11. First paper currency
Paper currency first developed in Tang Dynasty China during the 7th century — mostly in the form of privately issued bills of credit or exchange notes.
12.First gunpowder weapon
Gunpowder is popularly listed as one of the “Four Great Inventions” of China. Song dynasty of China made the first gun ever in 500 AD. It acted for ejecting a projectile by using gun powder.
13. Simuwu Rectangle Ding – the heaviest piece of bronze ware in the world
The Simuwu Rectangle Ding bronze was built at the end of the Shang Dynasty some 3,000 years ago. The opening of the Simuwu Rectangle Ding is 110 cm long and 78 cm wide; its sides are six cm thick and the loop handles are 133 cm high. The whole ding weighs 75 kilograms and is the heaviest piece of bronze ware in the world.
14. The first lacquer in the world
The earliest extant lacquer object, a red wooden bowl, was unearthed at a Hemudu culture (ca. 5000-4500 BCE) site in China. By the Han Dynasty (206 BCE – 220 CE), many centres of lacquer production became firmly established.
15. The Art of War – the earliest military book in the world
Written in China more than 2,000 years ago, Sun Tzu’s classic The Art of War is the first known study of the planning and conduct of military operations. Sun Tzu’s The Art of War
is as timely for business people today as it was for military strategists in ancient China.
16. First to put forward the concept of decimal number in the world
Liu Hui in the third century was the first person to put forward the concept of decimal number in the world. He approximated by approximating circles polygons, doubling the number of sides to get better approximations. He approximates pi as 3.141014 and suggested 3.14 as a practical approx. This is the most accurate estimate of ancient mathematicians.
17. Zhaozhou Bridge – The oldest existing stone-arched bridge in the world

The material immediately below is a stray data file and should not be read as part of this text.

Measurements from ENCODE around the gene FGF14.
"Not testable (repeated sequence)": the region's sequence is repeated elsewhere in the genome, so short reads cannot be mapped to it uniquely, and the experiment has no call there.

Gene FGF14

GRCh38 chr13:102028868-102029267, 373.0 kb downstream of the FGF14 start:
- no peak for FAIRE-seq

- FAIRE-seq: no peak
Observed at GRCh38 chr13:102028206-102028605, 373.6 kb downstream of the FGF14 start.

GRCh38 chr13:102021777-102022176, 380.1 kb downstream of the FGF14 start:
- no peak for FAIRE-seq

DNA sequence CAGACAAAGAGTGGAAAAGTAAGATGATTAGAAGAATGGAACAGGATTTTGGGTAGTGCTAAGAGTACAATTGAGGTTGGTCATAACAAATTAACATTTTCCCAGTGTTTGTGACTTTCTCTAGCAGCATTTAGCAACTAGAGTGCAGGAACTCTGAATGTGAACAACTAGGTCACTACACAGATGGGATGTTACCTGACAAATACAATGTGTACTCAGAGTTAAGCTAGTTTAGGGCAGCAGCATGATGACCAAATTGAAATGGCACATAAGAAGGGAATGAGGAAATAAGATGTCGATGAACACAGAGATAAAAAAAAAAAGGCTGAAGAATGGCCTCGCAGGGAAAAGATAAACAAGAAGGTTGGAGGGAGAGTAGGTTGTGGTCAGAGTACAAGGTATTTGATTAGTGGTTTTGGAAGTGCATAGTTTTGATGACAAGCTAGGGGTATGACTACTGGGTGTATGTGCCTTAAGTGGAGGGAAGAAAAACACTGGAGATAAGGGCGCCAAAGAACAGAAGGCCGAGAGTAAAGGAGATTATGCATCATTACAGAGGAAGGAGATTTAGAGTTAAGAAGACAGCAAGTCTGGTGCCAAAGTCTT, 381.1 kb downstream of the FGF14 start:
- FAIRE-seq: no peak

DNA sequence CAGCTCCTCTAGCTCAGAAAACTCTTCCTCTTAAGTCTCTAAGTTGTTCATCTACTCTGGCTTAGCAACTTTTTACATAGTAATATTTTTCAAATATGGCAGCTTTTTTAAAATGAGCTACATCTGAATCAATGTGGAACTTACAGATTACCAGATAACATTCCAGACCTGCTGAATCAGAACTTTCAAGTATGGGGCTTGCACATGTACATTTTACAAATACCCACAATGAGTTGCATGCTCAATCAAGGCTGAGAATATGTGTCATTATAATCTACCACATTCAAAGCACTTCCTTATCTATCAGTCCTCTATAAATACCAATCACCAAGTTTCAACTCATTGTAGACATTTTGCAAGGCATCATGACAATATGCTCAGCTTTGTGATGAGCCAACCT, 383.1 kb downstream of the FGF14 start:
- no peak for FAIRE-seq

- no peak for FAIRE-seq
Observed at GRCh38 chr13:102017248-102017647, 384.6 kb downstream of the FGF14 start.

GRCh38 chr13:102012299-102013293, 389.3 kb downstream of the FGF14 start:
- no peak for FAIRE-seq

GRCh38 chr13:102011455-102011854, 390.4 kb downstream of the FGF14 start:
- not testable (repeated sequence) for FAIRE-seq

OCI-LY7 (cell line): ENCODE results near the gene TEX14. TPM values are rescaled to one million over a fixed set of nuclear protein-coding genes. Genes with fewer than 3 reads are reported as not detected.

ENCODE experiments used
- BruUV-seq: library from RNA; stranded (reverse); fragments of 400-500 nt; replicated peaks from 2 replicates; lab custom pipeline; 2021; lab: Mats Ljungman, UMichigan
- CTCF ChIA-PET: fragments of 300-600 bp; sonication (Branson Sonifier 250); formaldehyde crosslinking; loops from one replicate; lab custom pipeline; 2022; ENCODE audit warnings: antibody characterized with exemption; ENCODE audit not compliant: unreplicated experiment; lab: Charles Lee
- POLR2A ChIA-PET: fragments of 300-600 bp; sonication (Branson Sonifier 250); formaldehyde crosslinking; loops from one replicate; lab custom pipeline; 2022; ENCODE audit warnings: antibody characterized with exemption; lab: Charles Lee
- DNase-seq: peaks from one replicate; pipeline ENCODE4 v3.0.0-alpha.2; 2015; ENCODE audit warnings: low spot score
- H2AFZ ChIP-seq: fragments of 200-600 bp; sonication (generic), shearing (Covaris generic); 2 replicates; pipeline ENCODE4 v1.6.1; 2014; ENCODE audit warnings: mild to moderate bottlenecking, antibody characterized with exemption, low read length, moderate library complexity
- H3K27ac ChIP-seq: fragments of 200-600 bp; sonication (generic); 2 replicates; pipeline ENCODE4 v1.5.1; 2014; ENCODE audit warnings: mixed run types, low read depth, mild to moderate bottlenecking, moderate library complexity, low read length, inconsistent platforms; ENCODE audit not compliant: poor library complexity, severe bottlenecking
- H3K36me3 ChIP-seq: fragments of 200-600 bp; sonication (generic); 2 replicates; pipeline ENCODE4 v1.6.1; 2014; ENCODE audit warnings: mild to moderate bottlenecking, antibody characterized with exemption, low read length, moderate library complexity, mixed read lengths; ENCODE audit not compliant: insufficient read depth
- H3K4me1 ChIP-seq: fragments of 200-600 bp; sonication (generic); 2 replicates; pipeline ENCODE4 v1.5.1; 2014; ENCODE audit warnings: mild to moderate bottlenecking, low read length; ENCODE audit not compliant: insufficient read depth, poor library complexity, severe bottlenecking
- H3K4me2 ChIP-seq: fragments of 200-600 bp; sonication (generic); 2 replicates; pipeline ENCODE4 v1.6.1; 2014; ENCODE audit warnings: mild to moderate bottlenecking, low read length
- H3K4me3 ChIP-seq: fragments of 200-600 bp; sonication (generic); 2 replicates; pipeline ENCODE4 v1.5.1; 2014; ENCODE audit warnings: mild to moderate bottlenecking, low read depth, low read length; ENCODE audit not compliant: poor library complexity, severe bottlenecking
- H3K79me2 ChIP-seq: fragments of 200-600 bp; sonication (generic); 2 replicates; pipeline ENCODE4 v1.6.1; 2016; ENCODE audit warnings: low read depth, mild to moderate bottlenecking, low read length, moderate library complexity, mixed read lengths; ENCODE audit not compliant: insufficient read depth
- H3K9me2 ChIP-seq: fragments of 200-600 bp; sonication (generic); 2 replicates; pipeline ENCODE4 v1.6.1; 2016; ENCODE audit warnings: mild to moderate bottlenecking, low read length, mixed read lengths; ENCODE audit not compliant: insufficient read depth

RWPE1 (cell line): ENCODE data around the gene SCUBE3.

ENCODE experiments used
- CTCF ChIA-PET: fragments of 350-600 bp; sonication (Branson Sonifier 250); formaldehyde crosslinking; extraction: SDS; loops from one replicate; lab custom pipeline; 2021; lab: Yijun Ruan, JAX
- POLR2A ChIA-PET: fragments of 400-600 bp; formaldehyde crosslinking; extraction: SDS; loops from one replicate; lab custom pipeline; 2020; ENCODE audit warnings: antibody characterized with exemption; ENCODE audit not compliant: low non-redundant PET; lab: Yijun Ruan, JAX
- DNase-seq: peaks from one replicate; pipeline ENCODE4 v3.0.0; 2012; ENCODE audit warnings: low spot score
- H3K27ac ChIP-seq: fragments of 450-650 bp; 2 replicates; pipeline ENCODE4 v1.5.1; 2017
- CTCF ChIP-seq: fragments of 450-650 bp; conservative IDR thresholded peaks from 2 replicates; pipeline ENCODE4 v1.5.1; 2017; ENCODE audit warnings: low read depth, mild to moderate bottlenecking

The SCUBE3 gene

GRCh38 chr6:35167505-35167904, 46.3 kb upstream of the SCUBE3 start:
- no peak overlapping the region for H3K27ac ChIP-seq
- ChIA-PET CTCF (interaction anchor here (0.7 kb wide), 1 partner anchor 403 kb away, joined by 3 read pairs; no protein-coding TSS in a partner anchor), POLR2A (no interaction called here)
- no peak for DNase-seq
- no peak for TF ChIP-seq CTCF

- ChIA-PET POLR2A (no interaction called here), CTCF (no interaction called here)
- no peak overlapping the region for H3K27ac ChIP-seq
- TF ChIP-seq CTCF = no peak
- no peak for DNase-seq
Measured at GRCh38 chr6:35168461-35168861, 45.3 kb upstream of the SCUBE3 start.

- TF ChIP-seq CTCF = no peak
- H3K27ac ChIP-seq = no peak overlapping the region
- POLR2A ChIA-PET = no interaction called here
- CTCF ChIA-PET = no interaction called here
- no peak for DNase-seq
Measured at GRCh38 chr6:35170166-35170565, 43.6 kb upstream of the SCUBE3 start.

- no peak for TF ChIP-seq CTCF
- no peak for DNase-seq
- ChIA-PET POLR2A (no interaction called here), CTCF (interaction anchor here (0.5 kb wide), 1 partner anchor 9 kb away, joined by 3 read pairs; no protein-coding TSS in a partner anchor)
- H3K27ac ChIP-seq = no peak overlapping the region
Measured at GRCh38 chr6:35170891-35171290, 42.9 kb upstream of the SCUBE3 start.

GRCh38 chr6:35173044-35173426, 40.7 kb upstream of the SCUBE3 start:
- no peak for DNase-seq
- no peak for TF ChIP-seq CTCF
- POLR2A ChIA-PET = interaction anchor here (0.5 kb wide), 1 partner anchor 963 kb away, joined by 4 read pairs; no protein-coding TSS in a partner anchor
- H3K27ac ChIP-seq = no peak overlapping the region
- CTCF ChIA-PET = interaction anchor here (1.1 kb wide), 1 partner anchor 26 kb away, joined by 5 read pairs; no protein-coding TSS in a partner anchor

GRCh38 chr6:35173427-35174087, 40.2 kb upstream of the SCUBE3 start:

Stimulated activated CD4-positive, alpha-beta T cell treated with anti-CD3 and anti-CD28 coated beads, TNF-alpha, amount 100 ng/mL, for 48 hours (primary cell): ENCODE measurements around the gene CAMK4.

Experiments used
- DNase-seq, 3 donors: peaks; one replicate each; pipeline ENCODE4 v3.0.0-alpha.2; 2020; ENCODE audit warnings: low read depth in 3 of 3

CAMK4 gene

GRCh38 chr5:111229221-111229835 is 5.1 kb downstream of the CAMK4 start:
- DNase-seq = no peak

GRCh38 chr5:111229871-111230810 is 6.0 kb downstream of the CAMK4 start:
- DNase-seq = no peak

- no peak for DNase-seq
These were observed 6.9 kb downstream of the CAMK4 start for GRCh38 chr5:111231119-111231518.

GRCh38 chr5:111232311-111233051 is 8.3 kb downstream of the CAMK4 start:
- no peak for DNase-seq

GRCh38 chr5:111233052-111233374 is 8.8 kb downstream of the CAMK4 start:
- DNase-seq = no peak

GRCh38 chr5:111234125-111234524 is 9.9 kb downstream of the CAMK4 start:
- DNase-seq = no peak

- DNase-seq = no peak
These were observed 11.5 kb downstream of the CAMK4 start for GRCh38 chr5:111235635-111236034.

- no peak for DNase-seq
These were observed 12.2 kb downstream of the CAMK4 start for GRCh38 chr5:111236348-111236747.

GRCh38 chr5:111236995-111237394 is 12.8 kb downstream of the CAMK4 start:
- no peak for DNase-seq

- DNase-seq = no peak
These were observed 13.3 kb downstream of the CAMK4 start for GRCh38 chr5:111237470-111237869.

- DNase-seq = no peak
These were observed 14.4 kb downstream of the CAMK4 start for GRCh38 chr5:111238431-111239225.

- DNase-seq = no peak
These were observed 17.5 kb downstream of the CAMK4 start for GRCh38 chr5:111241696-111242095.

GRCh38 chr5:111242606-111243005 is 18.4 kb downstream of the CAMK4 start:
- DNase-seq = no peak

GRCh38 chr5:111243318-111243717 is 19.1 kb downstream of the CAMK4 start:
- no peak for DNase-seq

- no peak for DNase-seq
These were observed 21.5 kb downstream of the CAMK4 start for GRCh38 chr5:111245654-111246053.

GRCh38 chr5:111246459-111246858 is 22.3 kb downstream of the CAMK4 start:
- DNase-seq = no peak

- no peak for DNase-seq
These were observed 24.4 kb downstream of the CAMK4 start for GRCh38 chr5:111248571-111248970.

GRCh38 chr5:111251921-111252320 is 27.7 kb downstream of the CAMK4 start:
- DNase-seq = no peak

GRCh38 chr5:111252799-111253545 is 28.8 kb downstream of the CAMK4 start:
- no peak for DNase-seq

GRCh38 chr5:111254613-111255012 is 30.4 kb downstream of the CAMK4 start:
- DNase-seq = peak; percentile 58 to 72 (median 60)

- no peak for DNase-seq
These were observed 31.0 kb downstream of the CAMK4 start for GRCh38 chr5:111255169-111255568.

Zhaozhou Bridge, also known as Anji Bridge, is a large stone-arched bridge designed by ancient architect Li Chun in Zhaozhou County, Hebei Province. The bridge was constructed in the years 595-605. It is the largest and oldest stone-arched bridge in the world.
18. Yongle Encyclopedia – the world’s largest known general encyclopedia at its time.
The Yongle Encyclopedia was a Chinese compilation of information commissioned by the Ming Dynasty emperor Yongle in 1403 and completed by 1408. It was the world’s largest known general encyclopedia at its time.
19. Zheng He – the first naval explorer
Zheng He is believed to have set foot upon lands that Europeans had yet to discover.From 1405 to 1433 Zheng He sailed the Western Sea (Indian Ocean) seven times with a fleet consisting of 317 ships with almost 28,000 crewmen. The largest of his ships measured about 130 metres long and would have made Columbus’ flagship Santa Maria look like a rescue boat.
20. Mafeisan – the earliest anesthetic ever existed in the world
Mafeisan was an anesthetic for surgical use created by Hua Tuo (145 – 208A.D.) , the famous doctor in ancient China. Mafeisan was the earliest anesthetic ever existed in the world. In the western countries, the first record of general anesthesia surgery did not appear until the early 18th century, which was over 1600 years later than the deeds of Hua Tuo.